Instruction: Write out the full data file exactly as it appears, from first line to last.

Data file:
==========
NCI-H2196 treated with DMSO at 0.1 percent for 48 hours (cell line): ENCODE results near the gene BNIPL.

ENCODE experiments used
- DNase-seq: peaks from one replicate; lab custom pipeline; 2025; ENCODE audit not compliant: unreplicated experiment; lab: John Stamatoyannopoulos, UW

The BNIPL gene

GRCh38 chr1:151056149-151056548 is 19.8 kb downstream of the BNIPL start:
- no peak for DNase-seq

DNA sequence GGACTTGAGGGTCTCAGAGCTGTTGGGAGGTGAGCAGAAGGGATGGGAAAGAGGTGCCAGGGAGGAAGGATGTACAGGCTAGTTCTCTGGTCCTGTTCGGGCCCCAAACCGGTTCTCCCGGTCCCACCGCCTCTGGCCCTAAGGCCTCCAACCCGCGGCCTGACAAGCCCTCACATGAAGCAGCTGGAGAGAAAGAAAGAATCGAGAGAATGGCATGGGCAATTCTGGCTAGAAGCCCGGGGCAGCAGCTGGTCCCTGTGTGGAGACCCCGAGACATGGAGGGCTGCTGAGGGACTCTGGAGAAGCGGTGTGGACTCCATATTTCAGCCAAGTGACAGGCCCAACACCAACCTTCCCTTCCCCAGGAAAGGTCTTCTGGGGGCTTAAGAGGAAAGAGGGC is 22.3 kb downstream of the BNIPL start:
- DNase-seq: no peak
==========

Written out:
NCI-H2196 treated with DMSO at 0.1 percent for 48 hours (cell line): ENCODE results near the gene BNIPL.

ENCODE experiments used
- DNase-seq: peaks from one replicate; lab custom pipeline; 2025; ENCODE audit not compliant: unreplicated experiment; lab: John Stamatoyannopoulos, UW

The BNIPL gene

GRCh38 chr1:151056149-151056548 is 19.8 kb downstream of the BNIPL start:
- no peak for DNase-seq

DNA sequence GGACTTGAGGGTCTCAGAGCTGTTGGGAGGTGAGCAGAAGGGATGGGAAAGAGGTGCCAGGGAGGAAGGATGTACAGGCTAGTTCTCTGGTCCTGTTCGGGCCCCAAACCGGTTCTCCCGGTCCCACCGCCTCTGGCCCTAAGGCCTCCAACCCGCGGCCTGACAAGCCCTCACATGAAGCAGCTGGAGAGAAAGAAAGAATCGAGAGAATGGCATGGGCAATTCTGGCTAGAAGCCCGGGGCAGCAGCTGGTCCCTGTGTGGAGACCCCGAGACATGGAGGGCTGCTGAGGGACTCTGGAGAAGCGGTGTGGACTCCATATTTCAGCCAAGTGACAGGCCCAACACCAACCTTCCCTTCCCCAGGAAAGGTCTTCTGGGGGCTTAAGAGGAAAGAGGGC is 22.3 kb downstream of the BNIPL start:
- DNase-seq: no peak